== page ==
Saturday, March 13, 2010

Concannon Founder’s Day 2010

I had a fun time today observing St. Patrick’s Day in Irish style at Concannon Vineyards for their Founder’s Day Celebration. The event was in honor of founder James Concannon’s birthday, on St. Patrick’s Day, in March 17, 1847.

I met a few friends there who are Livermore wine fans and we mingled in the new tasting room that Concanon built last year in a classic style out of brick. The tasting is room much bigger than it was and features special event rooms. Wine was poured, not beer, so I enjoyed a run through their offerings, which included Petite Sirah, Syrah, and Cabernet and a few others. They have quite a wide selection of wines and there were some bargains going for about $7 a bottle, but their small lots, which are quite tasty get in to the $50 range.

After a bit we meandered outside to enjoy music on the lawn with The Cooltones, a Big Band Jazz. They played songs that took me back to when I was quite young and listened to my Dads music, like “Days of Wine and Roses.” The grounds are nicely manicured in a park-like setting and fresh flowers that make it a pleasant place to relax on a sunny day. This day was still quite cold though with a chill breeze blowing so I wrapped up in a blanket like an old guy. Unfortunately I forgot to bring my 1992 Petite Sirah magnum for the bottle signing with 3rd and 4th generation vintners Jim and John Concannon, but I did get a chance to say hi to Jim, who is a regular in the tasting room and at Livermore Valley events held by the Livermore Wine Growers Association.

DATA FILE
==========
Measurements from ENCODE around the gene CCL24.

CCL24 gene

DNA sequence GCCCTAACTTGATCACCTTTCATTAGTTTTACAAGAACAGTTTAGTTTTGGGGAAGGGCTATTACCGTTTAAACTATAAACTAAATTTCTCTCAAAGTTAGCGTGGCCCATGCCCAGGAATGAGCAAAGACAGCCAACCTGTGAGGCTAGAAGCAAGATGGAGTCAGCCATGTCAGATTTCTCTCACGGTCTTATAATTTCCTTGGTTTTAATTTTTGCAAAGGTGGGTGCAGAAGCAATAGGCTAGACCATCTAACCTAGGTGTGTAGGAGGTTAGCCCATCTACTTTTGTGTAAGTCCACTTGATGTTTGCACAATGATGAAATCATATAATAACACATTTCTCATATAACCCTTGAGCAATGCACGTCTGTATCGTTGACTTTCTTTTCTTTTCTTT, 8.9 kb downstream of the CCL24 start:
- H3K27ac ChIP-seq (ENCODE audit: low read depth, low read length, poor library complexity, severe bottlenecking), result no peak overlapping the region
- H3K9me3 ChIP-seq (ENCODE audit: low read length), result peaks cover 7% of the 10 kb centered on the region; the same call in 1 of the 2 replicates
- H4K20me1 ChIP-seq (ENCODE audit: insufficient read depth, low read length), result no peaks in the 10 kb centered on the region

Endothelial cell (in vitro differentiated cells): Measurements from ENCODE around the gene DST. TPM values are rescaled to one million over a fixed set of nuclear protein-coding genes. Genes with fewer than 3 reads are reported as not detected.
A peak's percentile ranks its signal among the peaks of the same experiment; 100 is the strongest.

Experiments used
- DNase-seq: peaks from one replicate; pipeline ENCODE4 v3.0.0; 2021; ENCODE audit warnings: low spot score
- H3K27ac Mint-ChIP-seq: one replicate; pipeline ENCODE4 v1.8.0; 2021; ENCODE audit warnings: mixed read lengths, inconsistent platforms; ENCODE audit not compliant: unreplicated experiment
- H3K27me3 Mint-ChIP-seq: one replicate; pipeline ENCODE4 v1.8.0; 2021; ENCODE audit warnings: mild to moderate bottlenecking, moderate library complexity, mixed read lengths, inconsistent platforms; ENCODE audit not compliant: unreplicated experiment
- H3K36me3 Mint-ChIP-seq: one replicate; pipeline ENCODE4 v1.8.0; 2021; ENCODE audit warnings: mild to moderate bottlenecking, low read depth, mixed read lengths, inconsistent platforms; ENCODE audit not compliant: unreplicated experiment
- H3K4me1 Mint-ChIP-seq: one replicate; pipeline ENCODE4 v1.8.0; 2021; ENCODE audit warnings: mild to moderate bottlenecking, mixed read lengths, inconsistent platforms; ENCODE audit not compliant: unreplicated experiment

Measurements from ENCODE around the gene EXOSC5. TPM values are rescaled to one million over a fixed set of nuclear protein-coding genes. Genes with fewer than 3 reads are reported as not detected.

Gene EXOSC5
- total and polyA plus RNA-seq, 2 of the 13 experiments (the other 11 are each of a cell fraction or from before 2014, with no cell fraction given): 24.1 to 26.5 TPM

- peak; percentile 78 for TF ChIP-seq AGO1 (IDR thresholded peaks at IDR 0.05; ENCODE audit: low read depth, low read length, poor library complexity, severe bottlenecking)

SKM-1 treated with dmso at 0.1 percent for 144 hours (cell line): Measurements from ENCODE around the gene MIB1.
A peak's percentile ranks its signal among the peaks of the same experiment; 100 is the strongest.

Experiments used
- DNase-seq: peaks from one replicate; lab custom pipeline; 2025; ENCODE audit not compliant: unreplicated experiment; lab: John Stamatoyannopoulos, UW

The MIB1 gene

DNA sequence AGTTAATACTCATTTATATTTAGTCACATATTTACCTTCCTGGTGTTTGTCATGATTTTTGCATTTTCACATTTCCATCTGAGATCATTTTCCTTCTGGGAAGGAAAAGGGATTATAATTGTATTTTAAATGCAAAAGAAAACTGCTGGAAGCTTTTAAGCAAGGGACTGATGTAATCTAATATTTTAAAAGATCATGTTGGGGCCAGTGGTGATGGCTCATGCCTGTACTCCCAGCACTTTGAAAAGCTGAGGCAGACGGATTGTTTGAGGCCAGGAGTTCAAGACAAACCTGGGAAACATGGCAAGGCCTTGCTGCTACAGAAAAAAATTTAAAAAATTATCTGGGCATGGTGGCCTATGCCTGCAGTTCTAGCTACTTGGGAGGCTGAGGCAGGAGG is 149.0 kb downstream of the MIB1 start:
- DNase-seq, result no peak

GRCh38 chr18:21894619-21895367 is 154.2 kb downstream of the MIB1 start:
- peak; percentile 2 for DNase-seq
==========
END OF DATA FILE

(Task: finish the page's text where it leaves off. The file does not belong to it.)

With a legacy dating back to 1883, Concannon Vineyards is known for its award-winning wines, as well as its historic role in the Livermore Valley wine industry. James arrived in Livermore after crossing the country in a covered wagon first settling his family in Oregon, then later in California. He planted the country’s first Petit Sirah vines in 1911. For half a century they were used primarily for blending. The winery bottled its first Petit Sirah in 1964 at the suggestion of a wine distributor who liked the flavor. Concannon is a supporter of this varietal and they hosted the Petite Sirah event in 2009. There are some nice old vine Petite Sirah vines behind the tasting room. Concannon also hosts the summertime Livermore Shakespeare Festival, which is featuring “Romeo & Juliet” this season.

James Concannon probably realized that the gravelly soil of Livermore provided the drainage needed for growing grapes with concentrated flavors and that the ocean breezes coming from the Golden Gate would deliver the cooling necessary to retain good acidity. Livermore Valley is one of the few regions with an east west orientation and favorable climate characteristics for wine growing and wines have been made since the 1840s, when California pioneers looking for outstanding vineyard sites began planting grapes in the region starting with Robert Livermore and later C. H. Wente, and Charles Wetmore who along with Concannon founded their wineries in the early 1880s. Concannon survived Prohibition by making sacramental wine for the Catholic Church and the vineyard has been designated a California Historical Landmark.

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